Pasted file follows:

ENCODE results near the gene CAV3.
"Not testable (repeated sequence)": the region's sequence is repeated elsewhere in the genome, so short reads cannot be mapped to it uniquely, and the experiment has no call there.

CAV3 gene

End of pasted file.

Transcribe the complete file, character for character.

ENCODE results near the gene CAV3.
"Not testable (repeated sequence)": the region's sequence is repeated elsewhere in the genome, so short reads cannot be mapped to it uniquely, and the experiment has no call there.

CAV3 gene